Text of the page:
If I ask you to recollect any one experience with the Indian Railways, there's a good chance you may end up telling me how the IRCTC website would never load when you were booking a Tatkal ticket. Or if you're among the lucky ones, you'd narrate your fabulous victory when you actually booked a Tatkal ticket!
Of course we're all familiar with the IRCTC, yet how it functions is a big blackbox for most of us.
You've possibly visited the IRCTC website tons of times, even seen their logos embedded on train coaches or products sold on the railway platform. But I bet you'd know very little about what the company does or how it performs as a business!
But worry not, we've got your back here. This article is the deep dive on IRCTC you've always wanted to read :)
Firstly, a bit of background about IRCTC
Indian Railways by itself is a beast. It has its own central ministry, an annual budget and employs 1.4 million people.
Back in 1999, the Indian Railways was looking for a partner to manage and improve its catering, hospitality & tourism. So, they gave birth to their own partner organization, IRCTC, short for Indian Railways Catering & Tourism Corporation. See, the name itself gives away what exactly the company is supposed to do 😛
When IRCTC was founded, its goals were very well laid out:
- Offer convenience to passengers traveling in trains through online ticket booking, food services etc.
- More importantly, make Indian Railways’ customer service more efficient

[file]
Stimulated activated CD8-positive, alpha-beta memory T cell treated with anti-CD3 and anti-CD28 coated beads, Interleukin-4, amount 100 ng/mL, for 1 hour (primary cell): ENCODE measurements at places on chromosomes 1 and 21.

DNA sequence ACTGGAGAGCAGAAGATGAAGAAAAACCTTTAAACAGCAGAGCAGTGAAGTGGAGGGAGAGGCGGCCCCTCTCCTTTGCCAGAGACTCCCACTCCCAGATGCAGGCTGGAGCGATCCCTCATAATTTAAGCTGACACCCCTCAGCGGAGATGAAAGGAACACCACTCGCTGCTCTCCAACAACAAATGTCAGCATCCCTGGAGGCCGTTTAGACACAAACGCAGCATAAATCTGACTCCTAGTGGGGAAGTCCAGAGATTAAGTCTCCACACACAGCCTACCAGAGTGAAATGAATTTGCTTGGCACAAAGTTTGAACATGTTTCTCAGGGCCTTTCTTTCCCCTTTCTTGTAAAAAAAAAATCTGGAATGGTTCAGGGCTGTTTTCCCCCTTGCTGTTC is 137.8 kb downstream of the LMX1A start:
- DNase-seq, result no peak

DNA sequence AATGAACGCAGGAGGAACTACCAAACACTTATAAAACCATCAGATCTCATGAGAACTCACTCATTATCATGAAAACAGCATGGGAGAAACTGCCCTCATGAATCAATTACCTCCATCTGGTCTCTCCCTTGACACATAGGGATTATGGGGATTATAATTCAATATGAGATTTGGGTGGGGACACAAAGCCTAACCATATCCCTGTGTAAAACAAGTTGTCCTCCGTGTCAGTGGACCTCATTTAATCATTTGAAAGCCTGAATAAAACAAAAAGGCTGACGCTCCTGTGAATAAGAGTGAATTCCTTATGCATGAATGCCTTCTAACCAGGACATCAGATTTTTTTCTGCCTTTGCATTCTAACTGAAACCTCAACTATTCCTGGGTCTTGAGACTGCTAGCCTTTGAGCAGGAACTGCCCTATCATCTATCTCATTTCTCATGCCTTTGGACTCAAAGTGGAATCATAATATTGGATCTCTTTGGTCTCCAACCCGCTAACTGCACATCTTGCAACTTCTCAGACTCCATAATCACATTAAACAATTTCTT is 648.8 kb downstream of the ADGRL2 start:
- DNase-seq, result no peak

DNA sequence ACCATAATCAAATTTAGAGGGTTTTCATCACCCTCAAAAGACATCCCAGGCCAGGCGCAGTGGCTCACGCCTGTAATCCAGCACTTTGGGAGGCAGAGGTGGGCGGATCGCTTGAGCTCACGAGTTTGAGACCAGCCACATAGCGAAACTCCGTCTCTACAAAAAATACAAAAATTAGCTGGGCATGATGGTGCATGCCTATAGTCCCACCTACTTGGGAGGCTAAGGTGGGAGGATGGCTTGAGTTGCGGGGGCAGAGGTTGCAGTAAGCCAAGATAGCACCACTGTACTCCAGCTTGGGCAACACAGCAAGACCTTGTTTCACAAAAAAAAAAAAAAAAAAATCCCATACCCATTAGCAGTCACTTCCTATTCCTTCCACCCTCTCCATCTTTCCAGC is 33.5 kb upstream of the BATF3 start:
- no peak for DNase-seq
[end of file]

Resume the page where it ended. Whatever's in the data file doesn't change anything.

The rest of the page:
- And as a result, bring more revenue for the Railways
So, IRCTC is the organization created by the government and for the government. But, this relationship between IRCTC and the government isn’t as simple as it seems. And it heavily impacts IRCTC’s business, both positively & negatively, as we’ll see later.
Got it, and is IRCTC doing well as a business?
To answer that, let’s look at some of IRCTC’s numbers. In the 3rd quarter of FY22, IRCTC had:
- Revenue: INR 540 Cr
- Profits: INR 209 Cr
- Profit margin: ~40% 🤯
These numbers are almost unreal for an e-commerce company! To give you some perspective, let’s look at India’s other top e-commerce companies:
- Flipkart loses INR ~1300 Cr every quarter, on a revenue of INR ~12,500 Cr
- Amazon loses INR ~1200 Cr every quarter, on a revenue of INR ~5000 Cr
You know, when I first realized this huge discrepancy, I thought to myself - maybe it’s because IRCTC is the oldest e-commerce player in India. Maybe they know some tricks that Amazon & Flipkart are yet to figure out?
Don’t worry, I am just pulling your leg there! The real reason is quite sound and convincing 😎
So tell me, what’s the secret behind IRCTC’s magical numbers?
When the Indian Railways created its own partner organization, it also laid down some rules that affected all the potential competing businesses of IRCTC.
IRCTC is the ONLY company authorized to:
- Sell railway tickets online
- Provide catering on trains
- Distribute packaged drinking water at stations and on trains
Put simply, IRCTC has 0 outside competition. Zilch!
Naturally, consumers have no other choice, and are forced to buy everything from IRCTC. At the same time, IRCTC never has to spy on any competitor's moves or fight with them on prices.
Suddenly, the profit numbers we saw before don’t seem unreal anymore.
Now, it’s interesting at this point to also look at how IRCTC is split as a business. There are 4 key segments or business units:
- Online ticketing, brings IRCTC 57% of total revenue
- Catering i.e. food on trains & stations, brings another 29% revenue
- Packaged drinking water, 7% revenue
- Travel & Tourism e.g. holiday packages, another 7% revenue